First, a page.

- Daniel Burnham's Twin Peaks Vision
The grand unfulfilled plan to remake western San Francisco. - by Rex Bell
- The Ghosts of Sutro Forest
Historical Suicides in Sutro Forest leads to an imaginative night walk. - by Rex Bell
- A Walk Along the Almshouse Road
Retracing an 1890s country walk through the city. - by Rex Bell
A Brief History of Midtown Terrace
by Rex Bell
I have decided to write a history of this often overlooked yet unique San Francisco neighborhood. In doing so, I have pieced together my own narrative, old newspaper articles, and photos from several sources.
Midtown Terrace has long held a fascination for me. Growing up in the Inner Sunset, I had come to know the neighborhoods of San Francisco to be old, established, and in some cases even a bit run-down. It wasn't until I was 12, that I discovered the gem of a neighborhood known as Midtown Terrace. I discovered it because I had a crush on a girl who lived there. It defied everything I thought I knew about urban San Francisco. In fact, I found it to be a virtual suburban utopia located in the exact geographic center of the city.
Even today, many people don't know of its existence. Perhaps that's because within its boundaries, there are no shops, restaurants, or businesses, and no commercial streets. Like a suburban development, it consists entirely of single family residences, a fire station, an elementary school, and a church.
The neighborhood features mid-century modern homes arranged in rows on terraced streets, surrounded by greenbelts, forests, reservoirs, and open space.
In my youth, I saw Midtown Terrace as a true paradise—a place where kids could spend hours exploring thick mysterious forests, hiking to the top of Twin Peaks, or playing in quiet streets that were almost free of traffic. "Country living in the heart of San Francisco," is how I once heard it described. And as a 12 year old, I aspired to live there some day.
The land occupied by Midtown Terrace (approximately 150 acres) was once part of Rancho San Miguel, a large 4,400-acre parcel originally granted in 1846 to Don Jose de Jesus Noe, the first mayor of Yerba Buena (the pre-cursor to San Francisco). The land then changed hands several times, with ownership eventually being acquired by Adolph Sutro, a prominent engineer and developer and San Francisco's mayor from 1894 to 1896. To transform its "bleak" appearance, Sutro had eucalyptus trees planted on a significant portion of his property, which eventually became Sutro Forest. After Sutro's death in 1898, family squabbles and legal battles ensued over the land. His heirs eventually sold the area to developers and the various West of Twin Peaks neighborhoods began to take shape, being built on the "City Beautiful" concept of landscaped residential parks featuring detached single family homes.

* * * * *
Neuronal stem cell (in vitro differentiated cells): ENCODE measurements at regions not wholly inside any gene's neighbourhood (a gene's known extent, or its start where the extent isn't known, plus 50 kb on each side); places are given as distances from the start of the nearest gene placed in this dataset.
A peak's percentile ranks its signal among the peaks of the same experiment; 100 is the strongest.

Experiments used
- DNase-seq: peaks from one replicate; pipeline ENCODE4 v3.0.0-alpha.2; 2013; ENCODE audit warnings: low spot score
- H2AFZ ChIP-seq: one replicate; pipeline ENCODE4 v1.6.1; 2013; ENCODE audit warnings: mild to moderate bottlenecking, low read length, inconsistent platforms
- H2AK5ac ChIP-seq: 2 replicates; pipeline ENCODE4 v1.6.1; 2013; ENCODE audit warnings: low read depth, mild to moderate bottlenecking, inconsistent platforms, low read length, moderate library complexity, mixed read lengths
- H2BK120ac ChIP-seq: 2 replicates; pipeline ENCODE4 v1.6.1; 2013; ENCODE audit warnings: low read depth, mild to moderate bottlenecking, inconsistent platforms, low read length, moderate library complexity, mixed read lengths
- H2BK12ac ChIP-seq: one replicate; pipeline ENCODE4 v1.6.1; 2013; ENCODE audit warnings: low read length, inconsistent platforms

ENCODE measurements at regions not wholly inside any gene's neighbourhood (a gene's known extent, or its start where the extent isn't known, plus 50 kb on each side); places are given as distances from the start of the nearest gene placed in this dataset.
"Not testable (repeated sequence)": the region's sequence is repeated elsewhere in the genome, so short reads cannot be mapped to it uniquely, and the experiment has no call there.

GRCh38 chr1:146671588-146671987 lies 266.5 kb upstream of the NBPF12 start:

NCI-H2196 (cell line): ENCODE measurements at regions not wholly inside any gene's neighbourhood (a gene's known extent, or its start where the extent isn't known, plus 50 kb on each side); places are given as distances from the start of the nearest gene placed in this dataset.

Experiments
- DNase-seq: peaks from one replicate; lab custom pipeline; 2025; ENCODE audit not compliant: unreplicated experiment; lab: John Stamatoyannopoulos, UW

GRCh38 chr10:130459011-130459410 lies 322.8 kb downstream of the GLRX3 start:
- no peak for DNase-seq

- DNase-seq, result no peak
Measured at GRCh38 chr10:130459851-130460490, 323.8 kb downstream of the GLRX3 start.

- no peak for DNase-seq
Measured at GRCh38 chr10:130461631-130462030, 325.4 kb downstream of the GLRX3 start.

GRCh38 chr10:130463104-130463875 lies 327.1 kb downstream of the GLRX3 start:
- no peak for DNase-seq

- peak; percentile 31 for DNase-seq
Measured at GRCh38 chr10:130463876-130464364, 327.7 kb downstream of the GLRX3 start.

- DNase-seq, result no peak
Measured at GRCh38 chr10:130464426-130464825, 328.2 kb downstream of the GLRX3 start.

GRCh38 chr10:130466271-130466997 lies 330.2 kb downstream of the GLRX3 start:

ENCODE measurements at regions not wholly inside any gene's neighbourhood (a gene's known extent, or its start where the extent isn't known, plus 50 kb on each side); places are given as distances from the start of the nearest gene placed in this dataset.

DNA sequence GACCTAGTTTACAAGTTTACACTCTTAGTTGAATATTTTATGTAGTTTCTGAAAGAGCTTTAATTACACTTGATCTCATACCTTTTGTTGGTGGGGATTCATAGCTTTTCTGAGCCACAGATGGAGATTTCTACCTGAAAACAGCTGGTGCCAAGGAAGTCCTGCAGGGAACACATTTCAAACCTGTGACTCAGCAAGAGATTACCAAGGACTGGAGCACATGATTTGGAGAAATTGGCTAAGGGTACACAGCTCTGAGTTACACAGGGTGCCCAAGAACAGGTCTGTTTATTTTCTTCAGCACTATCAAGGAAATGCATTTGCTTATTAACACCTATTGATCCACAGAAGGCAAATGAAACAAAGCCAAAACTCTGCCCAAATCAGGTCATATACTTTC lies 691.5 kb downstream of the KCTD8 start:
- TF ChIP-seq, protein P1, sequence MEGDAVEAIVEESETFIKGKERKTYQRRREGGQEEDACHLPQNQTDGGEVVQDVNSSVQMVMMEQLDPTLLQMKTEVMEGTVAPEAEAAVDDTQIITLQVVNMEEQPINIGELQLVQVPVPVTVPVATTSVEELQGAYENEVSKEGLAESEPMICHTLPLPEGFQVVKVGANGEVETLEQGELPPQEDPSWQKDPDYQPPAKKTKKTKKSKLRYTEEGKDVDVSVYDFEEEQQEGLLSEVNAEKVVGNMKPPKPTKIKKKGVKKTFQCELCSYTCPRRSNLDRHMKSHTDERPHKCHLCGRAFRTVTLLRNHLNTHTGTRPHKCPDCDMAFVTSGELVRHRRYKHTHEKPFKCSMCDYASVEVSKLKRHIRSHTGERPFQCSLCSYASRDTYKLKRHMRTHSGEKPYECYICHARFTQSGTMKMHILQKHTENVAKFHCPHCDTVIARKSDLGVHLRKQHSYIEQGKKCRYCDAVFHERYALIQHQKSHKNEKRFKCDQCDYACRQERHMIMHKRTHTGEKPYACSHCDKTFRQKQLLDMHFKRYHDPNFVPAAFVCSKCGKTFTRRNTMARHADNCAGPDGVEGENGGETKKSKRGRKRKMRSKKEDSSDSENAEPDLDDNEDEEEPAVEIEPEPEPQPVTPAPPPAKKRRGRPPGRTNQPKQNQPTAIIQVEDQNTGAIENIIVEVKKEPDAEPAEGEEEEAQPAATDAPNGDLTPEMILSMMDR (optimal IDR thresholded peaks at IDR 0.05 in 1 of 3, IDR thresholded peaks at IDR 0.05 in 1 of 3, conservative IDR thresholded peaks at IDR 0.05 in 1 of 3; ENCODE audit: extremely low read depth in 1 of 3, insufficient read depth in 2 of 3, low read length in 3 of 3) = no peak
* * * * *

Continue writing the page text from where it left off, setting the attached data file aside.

By today's standards of ecological preservation, it is in some ways sad to know that such beautiful landscape would eventually be paved with streets and covered with houses.
But the City needed to grow, and development was considered improvement. It is fortunate that despite the pressure to build and expand, there were those individuals who had the foresight to preserve portions of the area (including Twin Peaks, Mt. Davidson, and parts of Sutro Forest) in an undeveloped state. In large measure, it is proximity to these preserved areas that gives neighborhoods such as Midtown Terrace, Forest Knolls, and Miraloma Park their unique character and beauty.
By the early 1950's, development was in the cards for the area on the western slopes of Twin Peaks. In 1953, the Standard Building Company (owned by the Gellert brothers, Carl and Fred) would begin construction of about 800 modest two- and three-bedroom single-family homes on 150 acres. The building would continue over a period of about six years. Their approach to development would follow the "City Beautiful" concepts of the neighborhoods that came earlier; emphasis was placed on blending the community in with its natural surroundings, and taking full advantage of the incredible views. The new neighborhood would be known as Midtown Terrace.
The following is an article from the San Francisco News, March 24, 1954, with pictures added from the San Francisco Public Library History Center Collection:
By Joseph B. Sheridan, San Francisco News
"Ever hear of such San Francisco streets as Skyview, Cityview, Longview, or Knollview? It's not likely since most of them are still just names on the drafting boards of engineers and architects.
Yet before long, perhaps by the end of the summer, you may be receiving invitations mailed from there for housewarming parties at the new homes of friends in "Midtown Terrace No. 3." Conceivably, if you're a view addict, you might even be throwing such a party yourself in the next year or two or three.
That's the timetable for ultimate total development of San Francisco's newest subdivision-in-the-making on a spectacular site on Twin Peaks' western slopes.
More on the photo above: Home prices started around $13,000. The billboards in the lower left advertise the new Midtown Terrace neighborhood. The telephone poles on the street would later be removed and the utilities under-grounded throughout the neighborhood to enhance the aesthetic. The road with cars in the foreground is Portola Drive.
Private enterprise has altered drastically the face of those slopes, on rolling acreage which many have considered for years part of a public institution.